Tidbits about Graves in Israel
by Dahn Cukier

I wish to share with everyone various tidbits I’ve learned about Jewish graves in Israel – and a comment about CWGC (UK) from personal experience while searching out graves.
Please direct questions to me. Everything is unofficial and from my experience.

1) There are three types of graves: a) In the ground, with full cover tombstone with or without an upright stone at the head b) Double graves, where 2 people are buried in the same grave, usually with two “pillow” type headstones, or a head stone on the long side.This is only for first degree relatives. I have also seen graves where without reading the inscription, I cannot know it is a double grave. c) In a “wall” where the stone is at the head of the body

2) Not all graves are recorded, not even during the last 70 years. There are graves from the early 1950’s that are not recorded in both Yavneh and Gan Yavneh old cemeteries.  This includes as late as 1972 in Gan Yavneh and 1952 in Yavneh. These are 2 graves I searched for and found.

3) The Chevra Kadisha (like a Burial Society) buries and records the names and location of the graves. Many have paper records until the mid-1980’s when computers became more available. Some entered paper records into computers, others did not.

4) Graves without family names. There are graves without family names, and if they are pre-1980’s (see 3 above) they will not be found by family name. I had this in Tviria and Yavneh. In Yavneh I walked around until I found a stone with the correct name and date-of-death, in Tviria I called the Belz center in Jerusalem and they gave me directions.

5) CWGC (Commonwealth Grave Commission). The online data base is only for war years, 4 August 1914 to 13 August 1921 and 3 September 1939 to 31 December 1947.  If you search for a person who died during the Mandate, but not during the “war years”, that person is not listed. Write the MoD for a location.

6) IDF Graves: The IDF has a database, but again not every grave is listed.

7) Mistakes in DB- There are, from my experience, 10% discrepancies between online databases and stones, and that is only in the names. There may  be a double letter, that is recorded once, a dalet recorded as a vav, missed middle names, etc. Only a few databases are online, but hopefully more will be brought online so the records can be crowd corrected.

8) Names of first marriage recorded  Sometimes a couple may live together, but either not marry or a person wishes to be buried with a first spouse. The name of the second husband may not get recorded. The family name of the first husband is on the stone.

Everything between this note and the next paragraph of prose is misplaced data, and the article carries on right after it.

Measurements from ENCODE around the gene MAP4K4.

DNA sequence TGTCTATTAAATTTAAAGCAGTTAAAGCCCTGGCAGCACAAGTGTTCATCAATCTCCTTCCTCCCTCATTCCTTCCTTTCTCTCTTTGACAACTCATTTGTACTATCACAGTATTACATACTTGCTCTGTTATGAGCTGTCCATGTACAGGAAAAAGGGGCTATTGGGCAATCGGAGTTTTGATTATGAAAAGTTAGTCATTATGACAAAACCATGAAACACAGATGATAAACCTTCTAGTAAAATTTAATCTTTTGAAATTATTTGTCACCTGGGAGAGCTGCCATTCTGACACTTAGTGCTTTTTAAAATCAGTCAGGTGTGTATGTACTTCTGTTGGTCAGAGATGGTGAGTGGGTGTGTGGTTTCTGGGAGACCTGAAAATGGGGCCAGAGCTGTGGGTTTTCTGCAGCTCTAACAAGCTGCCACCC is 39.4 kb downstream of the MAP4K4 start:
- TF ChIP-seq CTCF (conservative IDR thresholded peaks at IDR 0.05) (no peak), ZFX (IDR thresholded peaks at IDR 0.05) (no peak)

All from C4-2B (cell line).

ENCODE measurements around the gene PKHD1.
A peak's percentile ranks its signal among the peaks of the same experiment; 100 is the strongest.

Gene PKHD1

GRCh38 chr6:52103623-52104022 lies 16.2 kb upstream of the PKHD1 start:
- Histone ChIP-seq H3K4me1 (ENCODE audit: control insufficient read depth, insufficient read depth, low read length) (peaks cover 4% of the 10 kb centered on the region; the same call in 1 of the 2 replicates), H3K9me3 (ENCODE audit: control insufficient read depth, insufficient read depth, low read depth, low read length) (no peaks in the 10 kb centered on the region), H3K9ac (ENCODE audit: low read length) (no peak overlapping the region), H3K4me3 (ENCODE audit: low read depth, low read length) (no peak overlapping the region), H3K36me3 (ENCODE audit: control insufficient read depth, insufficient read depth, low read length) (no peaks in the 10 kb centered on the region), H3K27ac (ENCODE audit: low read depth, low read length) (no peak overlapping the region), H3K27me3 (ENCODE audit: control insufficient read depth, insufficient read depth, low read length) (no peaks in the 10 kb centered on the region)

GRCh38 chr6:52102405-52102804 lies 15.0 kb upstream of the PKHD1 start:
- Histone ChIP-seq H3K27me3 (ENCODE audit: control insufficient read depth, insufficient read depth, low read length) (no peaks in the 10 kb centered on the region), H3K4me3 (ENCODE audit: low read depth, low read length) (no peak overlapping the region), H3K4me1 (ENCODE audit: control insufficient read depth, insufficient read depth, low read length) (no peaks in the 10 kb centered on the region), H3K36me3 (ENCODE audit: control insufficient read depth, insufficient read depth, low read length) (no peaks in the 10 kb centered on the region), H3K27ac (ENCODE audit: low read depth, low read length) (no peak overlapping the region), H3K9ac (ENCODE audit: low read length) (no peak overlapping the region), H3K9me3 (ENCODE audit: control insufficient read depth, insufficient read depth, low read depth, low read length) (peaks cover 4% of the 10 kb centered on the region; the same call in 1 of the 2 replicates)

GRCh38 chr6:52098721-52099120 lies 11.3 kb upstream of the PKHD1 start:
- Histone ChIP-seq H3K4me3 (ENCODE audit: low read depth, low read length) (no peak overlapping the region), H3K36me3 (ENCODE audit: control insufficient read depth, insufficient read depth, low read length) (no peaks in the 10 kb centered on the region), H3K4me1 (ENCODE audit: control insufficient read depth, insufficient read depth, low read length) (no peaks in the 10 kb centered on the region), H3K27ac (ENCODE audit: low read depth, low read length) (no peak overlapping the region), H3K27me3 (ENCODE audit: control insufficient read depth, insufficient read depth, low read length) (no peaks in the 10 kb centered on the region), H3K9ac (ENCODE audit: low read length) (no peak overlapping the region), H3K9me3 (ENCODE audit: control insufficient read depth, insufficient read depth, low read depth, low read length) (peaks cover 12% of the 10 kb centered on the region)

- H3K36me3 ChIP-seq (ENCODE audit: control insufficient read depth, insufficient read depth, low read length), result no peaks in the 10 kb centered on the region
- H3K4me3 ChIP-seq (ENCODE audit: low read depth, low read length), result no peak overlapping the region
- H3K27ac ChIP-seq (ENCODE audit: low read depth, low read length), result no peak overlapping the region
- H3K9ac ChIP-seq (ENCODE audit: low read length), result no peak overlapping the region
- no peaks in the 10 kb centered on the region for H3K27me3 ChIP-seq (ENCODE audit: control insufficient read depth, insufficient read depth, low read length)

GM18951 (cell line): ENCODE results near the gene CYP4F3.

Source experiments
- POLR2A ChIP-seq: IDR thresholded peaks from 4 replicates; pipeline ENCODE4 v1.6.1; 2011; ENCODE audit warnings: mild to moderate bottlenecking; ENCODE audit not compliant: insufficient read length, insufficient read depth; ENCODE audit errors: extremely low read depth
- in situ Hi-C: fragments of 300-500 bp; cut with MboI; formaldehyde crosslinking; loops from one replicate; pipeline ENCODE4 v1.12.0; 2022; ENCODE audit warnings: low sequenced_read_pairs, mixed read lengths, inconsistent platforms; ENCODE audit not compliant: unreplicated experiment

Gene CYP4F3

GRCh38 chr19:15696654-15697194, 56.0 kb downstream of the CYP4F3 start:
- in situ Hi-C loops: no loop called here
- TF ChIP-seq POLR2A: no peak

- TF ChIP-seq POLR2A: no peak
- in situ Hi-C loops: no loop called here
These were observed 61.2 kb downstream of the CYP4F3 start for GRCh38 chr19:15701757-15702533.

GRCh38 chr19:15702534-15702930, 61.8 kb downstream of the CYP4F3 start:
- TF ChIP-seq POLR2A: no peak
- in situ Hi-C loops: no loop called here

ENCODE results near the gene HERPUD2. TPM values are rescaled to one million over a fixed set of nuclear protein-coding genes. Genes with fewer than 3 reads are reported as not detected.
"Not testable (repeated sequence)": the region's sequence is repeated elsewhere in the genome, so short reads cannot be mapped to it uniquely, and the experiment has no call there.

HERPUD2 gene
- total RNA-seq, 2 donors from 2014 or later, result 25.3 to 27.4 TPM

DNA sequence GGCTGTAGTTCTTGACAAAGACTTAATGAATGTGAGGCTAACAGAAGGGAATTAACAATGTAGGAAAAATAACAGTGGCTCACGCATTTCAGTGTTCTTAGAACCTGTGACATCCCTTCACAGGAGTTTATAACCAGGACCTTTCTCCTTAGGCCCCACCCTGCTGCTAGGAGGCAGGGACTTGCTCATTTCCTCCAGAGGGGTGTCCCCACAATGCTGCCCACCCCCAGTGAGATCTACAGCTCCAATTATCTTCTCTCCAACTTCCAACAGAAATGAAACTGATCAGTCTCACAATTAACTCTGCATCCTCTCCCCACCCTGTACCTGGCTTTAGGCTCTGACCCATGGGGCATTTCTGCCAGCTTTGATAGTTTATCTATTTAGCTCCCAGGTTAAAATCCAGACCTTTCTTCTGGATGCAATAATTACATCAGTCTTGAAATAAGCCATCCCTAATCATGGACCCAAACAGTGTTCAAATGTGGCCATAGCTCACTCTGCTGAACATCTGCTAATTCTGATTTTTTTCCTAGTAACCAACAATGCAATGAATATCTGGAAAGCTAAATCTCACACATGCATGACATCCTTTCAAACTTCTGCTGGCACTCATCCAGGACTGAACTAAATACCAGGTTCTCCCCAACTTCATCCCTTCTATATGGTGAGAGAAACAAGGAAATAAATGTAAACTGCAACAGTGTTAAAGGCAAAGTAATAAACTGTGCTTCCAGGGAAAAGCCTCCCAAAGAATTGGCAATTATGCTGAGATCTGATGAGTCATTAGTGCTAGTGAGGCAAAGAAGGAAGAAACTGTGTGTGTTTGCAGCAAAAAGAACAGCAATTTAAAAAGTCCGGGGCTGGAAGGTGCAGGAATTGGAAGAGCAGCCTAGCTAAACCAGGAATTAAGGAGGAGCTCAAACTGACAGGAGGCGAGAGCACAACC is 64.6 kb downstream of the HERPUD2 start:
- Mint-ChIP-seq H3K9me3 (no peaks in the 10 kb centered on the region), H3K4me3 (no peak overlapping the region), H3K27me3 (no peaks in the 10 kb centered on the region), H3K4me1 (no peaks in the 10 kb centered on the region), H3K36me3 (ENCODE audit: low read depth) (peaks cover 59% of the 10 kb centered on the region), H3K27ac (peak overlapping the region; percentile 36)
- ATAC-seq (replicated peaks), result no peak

9) Children, spouses and mothers are not usually recorded in records. The father’s name is recorded – women sometimes with a father’s family name. The burial society does not seem to record any but the father’s name.

10) Hebrew names. The names are most likely to be recorded in Hebrew, but I have found some in English or French. IE. A name such as Chaim (Charles) may be recorded as Charles.

11) Cemeteries, As more and more space is needed, more cemeteries are created.Many towns and cities have more than one, or have their own when they once used an area cemetery. An example is Raanana, where moshav Givat Chen used the cemetery on Klausner, but now has their own cemetery. Many cities also have old and new cemeteries.

12) Inscriptions. Some early (pre-1940) (but not all) graves have no inscriptions or inscriptions that cannot be read.

13) Plots. Plots and burial are paid for by the Betuach Leumi (like Social Security in the US), but if a person wants to be buried next to a spouse or in a selected section, they can buy a plot. The Betuach Leumi will pay then for the burial. Another option is having a double grave (see 1b), and I understand this needs to be decided before the first death.

14) Betuach Leumi should have a data base of all burials of Israel citizens with locations of plots. The data is accessible by officials, but searching is only by ID number. If anyone knows when their database began, I would appreciate knowing.

15) What is written in stone, is what the person ordering the stone writes. Only the date of death may be correct, the birth name, date of birth, etc. may be unknown to even close family.

16) Online Data. The following have online databases: Tel Aviv, Haifa, Petach Tikva, the armies IDF and UK. Only the CWGC is NOT in Hebrew.
www.kadisha.biz – – Tel Aviv;
http://www.sgula.org  – – Petach Tikva;
www.izkor.gov.il – –  IDF;
www.cwgc.org – – UK (war years);
http://kadisha.net – – Haifa

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